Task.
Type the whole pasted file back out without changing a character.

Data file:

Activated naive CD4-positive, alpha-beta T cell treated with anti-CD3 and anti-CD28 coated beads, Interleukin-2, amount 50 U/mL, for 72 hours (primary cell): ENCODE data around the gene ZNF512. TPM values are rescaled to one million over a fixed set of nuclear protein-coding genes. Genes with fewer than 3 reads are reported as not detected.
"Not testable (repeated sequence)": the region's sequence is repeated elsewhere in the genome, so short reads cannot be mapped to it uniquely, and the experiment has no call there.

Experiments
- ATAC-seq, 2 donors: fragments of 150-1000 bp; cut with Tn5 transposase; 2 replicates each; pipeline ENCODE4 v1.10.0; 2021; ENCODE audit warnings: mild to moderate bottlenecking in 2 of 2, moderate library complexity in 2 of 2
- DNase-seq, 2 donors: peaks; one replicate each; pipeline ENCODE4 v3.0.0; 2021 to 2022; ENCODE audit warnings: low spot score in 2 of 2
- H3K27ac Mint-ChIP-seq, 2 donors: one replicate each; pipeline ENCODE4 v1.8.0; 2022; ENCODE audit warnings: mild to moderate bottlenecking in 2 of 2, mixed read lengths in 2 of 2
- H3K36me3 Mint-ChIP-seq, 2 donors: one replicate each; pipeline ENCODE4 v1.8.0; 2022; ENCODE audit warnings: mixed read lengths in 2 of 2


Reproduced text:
Activated naive CD4-positive, alpha-beta T cell treated with anti-CD3 and anti-CD28 coated beads, Interleukin-2, amount 50 U/mL, for 72 hours (primary cell): ENCODE data around the gene ZNF512. TPM values are rescaled to one million over a fixed set of nuclear protein-coding genes. Genes with fewer than 3 reads are reported as not detected.
"Not testable (repeated sequence)": the region's sequence is repeated elsewhere in the genome, so short reads cannot be mapped to it uniquely, and the experiment has no call there.

Experiments
- ATAC-seq, 2 donors: fragments of 150-1000 bp; cut with Tn5 transposase; 2 replicates each; pipeline ENCODE4 v1.10.0; 2021; ENCODE audit warnings: mild to moderate bottlenecking in 2 of 2, moderate library complexity in 2 of 2
- DNase-seq, 2 donors: peaks; one replicate each; pipeline ENCODE4 v3.0.0; 2021 to 2022; ENCODE audit warnings: low spot score in 2 of 2
- H3K27ac Mint-ChIP-seq, 2 donors: one replicate each; pipeline ENCODE4 v1.8.0; 2022; ENCODE audit warnings: mild to moderate bottlenecking in 2 of 2, mixed read lengths in 2 of 2
- H3K36me3 Mint-ChIP-seq, 2 donors: one replicate each; pipeline ENCODE4 v1.8.0; 2022; ENCODE audit warnings: mixed read lengths in 2 of 2